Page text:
Depression and cardiovascular disease in women: Behavioral and biological mechanisms involved in this association

Diana Andrea Chirinos Medina*, N. Schneiderman

*Corresponding author for this work

Research output: Chapter in Book/Report/Conference proceedingChapter

1 Scopus citations


Cardiovascular disease (CVD) and depression are conditions that frequently co-occur, particularly among women. It has been estimated that about one in every five patients with CVD meets criteria for major depressive disorder, and an even greater number endorse subclinical levels of depressive symptoms. Most importantly, prospective studies have demonstrated that depression is a strong predictor of CVD onset, cardiac adverse events, and mortality from CVD. This association appears to be more pronounced among women. As evidence accumulates, great interest has been given to putative mechanisms that may account for this association and both behavioral and biological pathways have been proposed. The leading behavioral hypotheses suggest depression is likely to increase the risk of CVD through its influence on medication adherence and/or poor health behaviors. Biological pathways posited to link these two conditions include the inflammatory response, hypothalamic-pituitary-adrenal axis activity, genetic influences, and the adipokine, leptin. Although further research is needed to better integrate the behavioral and biological pathways linking these two conditions, intervention efforts are already on their way. Various randomized clinical control trials targeting depressive symptoms among men and women with CVD have been conducted, increasing our knowledge on how to safely address depression in the context of CVD.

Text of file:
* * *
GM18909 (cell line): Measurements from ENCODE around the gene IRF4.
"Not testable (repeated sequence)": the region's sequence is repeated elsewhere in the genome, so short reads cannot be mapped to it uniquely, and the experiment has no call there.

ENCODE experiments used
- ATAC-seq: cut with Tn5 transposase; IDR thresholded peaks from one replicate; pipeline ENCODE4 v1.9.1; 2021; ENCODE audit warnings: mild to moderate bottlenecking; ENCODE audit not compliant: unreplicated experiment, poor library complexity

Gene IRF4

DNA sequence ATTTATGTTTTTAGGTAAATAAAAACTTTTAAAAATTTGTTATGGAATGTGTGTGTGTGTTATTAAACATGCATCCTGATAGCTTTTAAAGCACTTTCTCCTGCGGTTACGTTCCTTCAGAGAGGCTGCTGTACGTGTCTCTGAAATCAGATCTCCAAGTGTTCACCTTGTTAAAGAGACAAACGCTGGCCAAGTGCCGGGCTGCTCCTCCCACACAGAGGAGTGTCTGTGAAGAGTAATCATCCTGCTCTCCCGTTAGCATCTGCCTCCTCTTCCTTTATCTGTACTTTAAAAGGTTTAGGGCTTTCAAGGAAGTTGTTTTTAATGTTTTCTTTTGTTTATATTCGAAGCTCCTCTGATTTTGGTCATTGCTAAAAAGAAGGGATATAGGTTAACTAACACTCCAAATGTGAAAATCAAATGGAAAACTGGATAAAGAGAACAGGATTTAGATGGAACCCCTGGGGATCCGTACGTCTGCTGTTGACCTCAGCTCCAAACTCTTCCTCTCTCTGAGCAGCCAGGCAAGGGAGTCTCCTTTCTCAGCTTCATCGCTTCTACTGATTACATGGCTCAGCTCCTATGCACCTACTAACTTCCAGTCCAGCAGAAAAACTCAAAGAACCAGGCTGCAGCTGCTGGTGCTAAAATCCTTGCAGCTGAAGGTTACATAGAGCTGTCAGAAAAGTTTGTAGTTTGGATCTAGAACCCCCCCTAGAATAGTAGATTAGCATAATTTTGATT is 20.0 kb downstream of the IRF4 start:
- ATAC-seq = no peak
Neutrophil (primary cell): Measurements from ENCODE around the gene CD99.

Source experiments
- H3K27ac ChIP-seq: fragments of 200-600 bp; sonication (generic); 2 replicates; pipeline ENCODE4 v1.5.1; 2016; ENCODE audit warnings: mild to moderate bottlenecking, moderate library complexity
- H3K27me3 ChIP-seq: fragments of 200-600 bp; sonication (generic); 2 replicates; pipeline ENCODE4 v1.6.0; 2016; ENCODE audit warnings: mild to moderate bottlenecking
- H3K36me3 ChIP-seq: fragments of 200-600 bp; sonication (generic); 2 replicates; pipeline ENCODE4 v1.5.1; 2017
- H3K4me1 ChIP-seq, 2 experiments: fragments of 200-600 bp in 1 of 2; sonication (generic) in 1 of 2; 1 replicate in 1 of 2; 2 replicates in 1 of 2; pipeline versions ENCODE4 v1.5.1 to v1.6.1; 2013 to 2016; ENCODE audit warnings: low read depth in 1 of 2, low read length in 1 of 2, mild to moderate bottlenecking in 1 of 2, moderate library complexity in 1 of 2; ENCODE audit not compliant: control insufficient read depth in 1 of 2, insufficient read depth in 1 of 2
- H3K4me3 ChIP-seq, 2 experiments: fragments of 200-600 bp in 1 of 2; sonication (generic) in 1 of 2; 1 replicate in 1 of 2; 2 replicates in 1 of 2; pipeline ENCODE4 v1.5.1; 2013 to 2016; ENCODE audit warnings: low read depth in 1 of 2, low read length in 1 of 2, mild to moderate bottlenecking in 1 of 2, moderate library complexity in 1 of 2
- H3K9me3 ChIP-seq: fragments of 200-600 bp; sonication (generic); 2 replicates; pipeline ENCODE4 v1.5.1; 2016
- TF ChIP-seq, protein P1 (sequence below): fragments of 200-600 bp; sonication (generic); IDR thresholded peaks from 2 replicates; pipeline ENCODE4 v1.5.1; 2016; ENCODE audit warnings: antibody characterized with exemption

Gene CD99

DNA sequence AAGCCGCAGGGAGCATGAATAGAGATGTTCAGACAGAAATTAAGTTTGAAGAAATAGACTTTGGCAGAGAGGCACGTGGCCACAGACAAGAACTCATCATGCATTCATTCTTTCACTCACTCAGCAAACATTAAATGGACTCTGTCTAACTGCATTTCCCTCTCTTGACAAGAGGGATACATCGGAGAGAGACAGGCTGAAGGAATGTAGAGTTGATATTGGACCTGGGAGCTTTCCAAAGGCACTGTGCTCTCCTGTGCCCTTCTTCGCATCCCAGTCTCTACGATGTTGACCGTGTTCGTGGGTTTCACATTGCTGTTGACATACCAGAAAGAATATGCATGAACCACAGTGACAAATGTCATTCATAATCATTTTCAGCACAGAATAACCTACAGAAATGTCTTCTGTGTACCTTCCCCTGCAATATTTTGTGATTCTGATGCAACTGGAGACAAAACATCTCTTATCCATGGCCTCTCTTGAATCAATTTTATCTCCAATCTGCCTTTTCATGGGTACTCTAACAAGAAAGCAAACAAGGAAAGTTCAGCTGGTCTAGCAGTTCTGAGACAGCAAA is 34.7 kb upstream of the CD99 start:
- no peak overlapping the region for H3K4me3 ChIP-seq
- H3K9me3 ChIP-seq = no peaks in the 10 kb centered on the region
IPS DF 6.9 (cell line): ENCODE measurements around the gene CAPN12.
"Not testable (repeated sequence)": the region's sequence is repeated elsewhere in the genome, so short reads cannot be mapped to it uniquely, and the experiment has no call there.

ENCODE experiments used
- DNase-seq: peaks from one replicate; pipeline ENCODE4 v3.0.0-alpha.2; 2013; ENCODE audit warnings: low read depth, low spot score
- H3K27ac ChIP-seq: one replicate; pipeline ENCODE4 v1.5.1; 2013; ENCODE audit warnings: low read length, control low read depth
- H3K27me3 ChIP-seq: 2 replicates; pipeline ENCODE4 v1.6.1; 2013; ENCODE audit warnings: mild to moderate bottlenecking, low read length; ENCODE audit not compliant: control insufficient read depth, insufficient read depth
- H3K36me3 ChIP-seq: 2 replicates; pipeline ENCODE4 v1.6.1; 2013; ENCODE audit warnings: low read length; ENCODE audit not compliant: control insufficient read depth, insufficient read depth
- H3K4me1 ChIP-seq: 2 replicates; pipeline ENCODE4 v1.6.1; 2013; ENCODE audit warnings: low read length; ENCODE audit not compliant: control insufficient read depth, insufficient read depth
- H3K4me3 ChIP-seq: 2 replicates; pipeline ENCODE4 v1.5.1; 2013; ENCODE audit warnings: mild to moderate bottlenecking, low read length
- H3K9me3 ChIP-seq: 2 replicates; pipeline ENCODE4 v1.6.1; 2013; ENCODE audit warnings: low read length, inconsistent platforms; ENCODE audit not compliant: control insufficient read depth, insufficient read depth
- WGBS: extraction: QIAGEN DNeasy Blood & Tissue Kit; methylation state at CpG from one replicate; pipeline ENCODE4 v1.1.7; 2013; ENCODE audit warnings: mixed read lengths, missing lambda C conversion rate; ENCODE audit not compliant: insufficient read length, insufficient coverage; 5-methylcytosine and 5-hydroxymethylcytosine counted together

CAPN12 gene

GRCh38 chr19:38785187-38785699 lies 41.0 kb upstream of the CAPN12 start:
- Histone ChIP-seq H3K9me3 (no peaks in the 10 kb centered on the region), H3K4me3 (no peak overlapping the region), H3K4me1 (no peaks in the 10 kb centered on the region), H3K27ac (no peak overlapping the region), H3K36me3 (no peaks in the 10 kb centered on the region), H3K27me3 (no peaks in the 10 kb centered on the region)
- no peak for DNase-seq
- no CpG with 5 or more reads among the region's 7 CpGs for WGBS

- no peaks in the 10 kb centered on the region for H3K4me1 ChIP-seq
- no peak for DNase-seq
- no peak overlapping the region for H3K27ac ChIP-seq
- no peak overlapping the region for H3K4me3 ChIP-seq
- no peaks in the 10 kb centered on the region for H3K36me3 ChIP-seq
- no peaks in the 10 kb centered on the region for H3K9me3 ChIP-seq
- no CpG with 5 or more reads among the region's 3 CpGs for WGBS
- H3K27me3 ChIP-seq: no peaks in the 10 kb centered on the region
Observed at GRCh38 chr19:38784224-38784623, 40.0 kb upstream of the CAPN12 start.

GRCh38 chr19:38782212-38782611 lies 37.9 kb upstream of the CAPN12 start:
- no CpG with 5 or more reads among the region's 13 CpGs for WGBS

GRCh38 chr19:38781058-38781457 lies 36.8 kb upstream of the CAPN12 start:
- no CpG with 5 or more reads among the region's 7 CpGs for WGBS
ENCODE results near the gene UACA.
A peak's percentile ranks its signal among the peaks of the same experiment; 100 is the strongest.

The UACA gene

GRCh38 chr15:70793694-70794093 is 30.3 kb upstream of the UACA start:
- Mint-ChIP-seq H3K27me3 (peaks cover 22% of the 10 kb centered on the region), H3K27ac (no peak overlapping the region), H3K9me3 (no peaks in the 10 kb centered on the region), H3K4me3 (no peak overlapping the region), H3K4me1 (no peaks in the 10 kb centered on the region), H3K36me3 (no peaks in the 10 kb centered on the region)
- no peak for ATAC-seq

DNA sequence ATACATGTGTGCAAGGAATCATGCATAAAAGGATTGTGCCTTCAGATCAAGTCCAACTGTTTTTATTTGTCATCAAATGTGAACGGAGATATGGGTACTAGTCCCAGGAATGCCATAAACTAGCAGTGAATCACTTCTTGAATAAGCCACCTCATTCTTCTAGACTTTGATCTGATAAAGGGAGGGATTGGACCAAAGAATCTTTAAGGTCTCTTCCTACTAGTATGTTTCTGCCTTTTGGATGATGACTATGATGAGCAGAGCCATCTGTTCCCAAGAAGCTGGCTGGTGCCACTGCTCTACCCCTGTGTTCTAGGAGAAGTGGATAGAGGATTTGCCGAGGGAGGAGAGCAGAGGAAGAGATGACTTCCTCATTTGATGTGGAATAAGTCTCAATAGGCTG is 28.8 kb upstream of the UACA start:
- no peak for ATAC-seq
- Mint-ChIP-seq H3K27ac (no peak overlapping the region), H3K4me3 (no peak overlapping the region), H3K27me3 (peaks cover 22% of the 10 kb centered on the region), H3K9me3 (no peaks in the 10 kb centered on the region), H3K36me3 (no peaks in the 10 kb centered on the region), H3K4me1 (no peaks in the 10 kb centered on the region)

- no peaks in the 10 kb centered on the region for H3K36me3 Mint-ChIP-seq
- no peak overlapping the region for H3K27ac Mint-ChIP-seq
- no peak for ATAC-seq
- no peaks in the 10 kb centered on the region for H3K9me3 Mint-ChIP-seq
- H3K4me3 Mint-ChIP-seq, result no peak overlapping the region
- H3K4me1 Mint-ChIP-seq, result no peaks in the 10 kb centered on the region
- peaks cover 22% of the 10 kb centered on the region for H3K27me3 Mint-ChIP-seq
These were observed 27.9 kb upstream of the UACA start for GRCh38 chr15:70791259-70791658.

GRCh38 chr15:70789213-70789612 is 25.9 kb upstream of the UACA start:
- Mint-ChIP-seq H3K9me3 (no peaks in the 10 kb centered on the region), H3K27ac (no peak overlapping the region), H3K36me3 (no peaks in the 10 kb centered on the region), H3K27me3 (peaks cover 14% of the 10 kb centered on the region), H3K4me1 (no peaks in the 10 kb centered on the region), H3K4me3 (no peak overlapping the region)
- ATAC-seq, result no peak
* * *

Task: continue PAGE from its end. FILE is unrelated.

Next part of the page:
Original languageEnglish (US)
Title of host publicationPsychosocial Stress and Cardiovascular Disease in Women
Subtitle of host publicationConcepts, Findings, Future Perspectives
PublisherSpringer International Publishing
Number of pages21
ISBN (Electronic)9783319092416
ISBN (Print)9783319092409
StatePublished - Jan 1 2015


  • Cardiovascular disease
  • Depression
  • Exhaustion
  • Fatigue
  • Gender
  • Inflammation
  • Interventions
  • Somatic symptom

ASJC Scopus subject areas

  • Psychology(all)
  • Medicine(all)
  • Social Sciences(all)


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